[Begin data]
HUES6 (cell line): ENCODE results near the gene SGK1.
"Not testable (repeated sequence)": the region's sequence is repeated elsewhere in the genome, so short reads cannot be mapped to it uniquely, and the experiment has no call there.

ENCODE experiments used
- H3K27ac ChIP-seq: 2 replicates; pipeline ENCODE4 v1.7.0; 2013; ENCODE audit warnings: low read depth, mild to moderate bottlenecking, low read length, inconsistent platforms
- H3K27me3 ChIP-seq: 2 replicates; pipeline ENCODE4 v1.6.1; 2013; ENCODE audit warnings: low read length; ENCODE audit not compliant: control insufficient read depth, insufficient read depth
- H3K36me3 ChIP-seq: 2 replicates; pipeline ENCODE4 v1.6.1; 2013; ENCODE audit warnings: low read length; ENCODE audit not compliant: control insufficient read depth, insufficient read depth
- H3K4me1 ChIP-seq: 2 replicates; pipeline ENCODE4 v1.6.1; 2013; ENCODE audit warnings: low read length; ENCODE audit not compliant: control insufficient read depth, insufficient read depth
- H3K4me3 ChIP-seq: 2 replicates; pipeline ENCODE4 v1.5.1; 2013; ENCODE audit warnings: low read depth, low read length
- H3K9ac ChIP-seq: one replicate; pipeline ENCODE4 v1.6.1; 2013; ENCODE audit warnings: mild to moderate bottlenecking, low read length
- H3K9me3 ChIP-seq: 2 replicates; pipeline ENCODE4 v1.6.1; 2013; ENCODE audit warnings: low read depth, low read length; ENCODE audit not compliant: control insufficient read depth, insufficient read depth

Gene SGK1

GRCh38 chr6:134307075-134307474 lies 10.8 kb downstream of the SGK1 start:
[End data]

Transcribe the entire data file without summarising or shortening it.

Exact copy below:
HUES6 (cell line): ENCODE results near the gene SGK1.
"Not testable (repeated sequence)": the region's sequence is repeated elsewhere in the genome, so short reads cannot be mapped to it uniquely, and the experiment has no call there.

ENCODE experiments used
- H3K27ac ChIP-seq: 2 replicates; pipeline ENCODE4 v1.7.0; 2013; ENCODE audit warnings: low read depth, mild to moderate bottlenecking, low read length, inconsistent platforms
- H3K27me3 ChIP-seq: 2 replicates; pipeline ENCODE4 v1.6.1; 2013; ENCODE audit warnings: low read length; ENCODE audit not compliant: control insufficient read depth, insufficient read depth
- H3K36me3 ChIP-seq: 2 replicates; pipeline ENCODE4 v1.6.1; 2013; ENCODE audit warnings: low read length; ENCODE audit not compliant: control insufficient read depth, insufficient read depth
- H3K4me1 ChIP-seq: 2 replicates; pipeline ENCODE4 v1.6.1; 2013; ENCODE audit warnings: low read length; ENCODE audit not compliant: control insufficient read depth, insufficient read depth
- H3K4me3 ChIP-seq: 2 replicates; pipeline ENCODE4 v1.5.1; 2013; ENCODE audit warnings: low read depth, low read length
- H3K9ac ChIP-seq: one replicate; pipeline ENCODE4 v1.6.1; 2013; ENCODE audit warnings: mild to moderate bottlenecking, low read length
- H3K9me3 ChIP-seq: 2 replicates; pipeline ENCODE4 v1.6.1; 2013; ENCODE audit warnings: low read depth, low read length; ENCODE audit not compliant: control insufficient read depth, insufficient read depth

Gene SGK1

GRCh38 chr6:134307075-134307474 lies 10.8 kb downstream of the SGK1 start: